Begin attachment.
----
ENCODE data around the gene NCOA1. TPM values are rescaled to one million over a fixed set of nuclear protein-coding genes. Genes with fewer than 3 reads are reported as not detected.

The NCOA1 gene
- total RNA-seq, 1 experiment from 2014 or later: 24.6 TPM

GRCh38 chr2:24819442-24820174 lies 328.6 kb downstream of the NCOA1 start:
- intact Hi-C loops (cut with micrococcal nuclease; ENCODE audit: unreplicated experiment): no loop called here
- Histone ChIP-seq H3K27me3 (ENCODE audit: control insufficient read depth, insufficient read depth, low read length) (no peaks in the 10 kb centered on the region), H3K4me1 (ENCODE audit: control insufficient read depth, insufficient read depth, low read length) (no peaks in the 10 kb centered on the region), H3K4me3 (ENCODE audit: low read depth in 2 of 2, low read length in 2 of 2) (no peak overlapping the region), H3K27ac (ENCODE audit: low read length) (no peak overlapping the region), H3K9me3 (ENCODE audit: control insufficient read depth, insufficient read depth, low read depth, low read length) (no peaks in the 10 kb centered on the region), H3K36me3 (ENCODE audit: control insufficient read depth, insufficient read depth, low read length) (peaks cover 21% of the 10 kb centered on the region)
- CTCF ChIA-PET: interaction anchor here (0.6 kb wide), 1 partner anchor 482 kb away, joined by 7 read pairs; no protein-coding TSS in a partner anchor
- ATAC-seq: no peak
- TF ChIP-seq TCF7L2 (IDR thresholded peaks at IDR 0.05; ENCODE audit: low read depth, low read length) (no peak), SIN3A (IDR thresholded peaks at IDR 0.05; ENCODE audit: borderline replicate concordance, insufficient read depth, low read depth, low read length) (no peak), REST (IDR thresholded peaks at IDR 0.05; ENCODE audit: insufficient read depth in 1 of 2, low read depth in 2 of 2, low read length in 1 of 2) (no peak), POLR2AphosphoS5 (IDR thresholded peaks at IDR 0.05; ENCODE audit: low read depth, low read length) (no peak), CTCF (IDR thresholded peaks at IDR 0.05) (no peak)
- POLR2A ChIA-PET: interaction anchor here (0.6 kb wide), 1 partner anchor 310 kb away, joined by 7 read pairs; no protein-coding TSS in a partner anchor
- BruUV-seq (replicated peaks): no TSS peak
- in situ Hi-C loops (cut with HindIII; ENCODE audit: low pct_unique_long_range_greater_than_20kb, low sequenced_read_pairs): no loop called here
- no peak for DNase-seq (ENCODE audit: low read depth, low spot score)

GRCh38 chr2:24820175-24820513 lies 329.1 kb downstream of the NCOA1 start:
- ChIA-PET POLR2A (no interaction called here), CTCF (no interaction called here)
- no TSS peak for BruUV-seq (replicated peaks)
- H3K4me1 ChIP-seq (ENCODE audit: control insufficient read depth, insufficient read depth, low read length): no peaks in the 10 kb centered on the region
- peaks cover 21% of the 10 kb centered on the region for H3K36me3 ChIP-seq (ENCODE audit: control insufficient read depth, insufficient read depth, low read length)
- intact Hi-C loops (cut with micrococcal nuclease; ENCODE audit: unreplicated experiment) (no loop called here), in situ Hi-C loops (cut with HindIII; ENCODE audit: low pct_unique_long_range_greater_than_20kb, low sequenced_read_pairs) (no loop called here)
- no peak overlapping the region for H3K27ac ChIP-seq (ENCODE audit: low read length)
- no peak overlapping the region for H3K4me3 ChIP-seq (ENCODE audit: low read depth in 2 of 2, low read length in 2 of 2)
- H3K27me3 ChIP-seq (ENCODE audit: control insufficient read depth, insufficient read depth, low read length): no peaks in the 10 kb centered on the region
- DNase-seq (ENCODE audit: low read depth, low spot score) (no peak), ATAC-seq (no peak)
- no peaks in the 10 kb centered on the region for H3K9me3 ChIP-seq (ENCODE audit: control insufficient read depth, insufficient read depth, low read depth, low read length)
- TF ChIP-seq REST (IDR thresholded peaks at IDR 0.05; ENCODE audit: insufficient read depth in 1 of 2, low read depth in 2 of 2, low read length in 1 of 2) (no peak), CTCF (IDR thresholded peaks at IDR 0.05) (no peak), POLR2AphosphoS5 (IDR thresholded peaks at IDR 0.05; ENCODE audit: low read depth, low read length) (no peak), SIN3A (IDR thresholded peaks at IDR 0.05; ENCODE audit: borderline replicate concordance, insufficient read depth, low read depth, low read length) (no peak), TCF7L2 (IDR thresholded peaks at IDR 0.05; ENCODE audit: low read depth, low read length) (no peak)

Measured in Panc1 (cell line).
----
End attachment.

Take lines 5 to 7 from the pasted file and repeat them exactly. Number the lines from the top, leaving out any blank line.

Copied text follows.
- intact Hi-C loops (cut with micrococcal nuclease; ENCODE audit: unreplicated experiment): no loop called here
- Histone ChIP-seq H3K27me3 (ENCODE audit: control insufficient read depth, insufficient read depth, low read length) (no peaks in the 10 kb centered on the region), H3K4me1 (ENCODE audit: control insufficient read depth, insufficient read depth, low read length) (no peaks in the 10 kb centered on the region), H3K4me3 (ENCODE audit: low read depth in 2 of 2, low read length in 2 of 2) (no peak overlapping the region), H3K27ac (ENCODE audit: low read length) (no peak overlapping the region), H3K9me3 (ENCODE audit: control insufficient read depth, insufficient read depth, low read depth, low read length) (no peaks in the 10 kb centered on the region), H3K36me3 (ENCODE audit: control insufficient read depth, insufficient read depth, low read length) (peaks cover 21% of the 10 kb centered on the region)
- CTCF ChIA-PET: interaction anchor here (0.6 kb wide), 1 partner anchor 482 kb away, joined by 7 read pairs; no protein-coding TSS in a partner anchor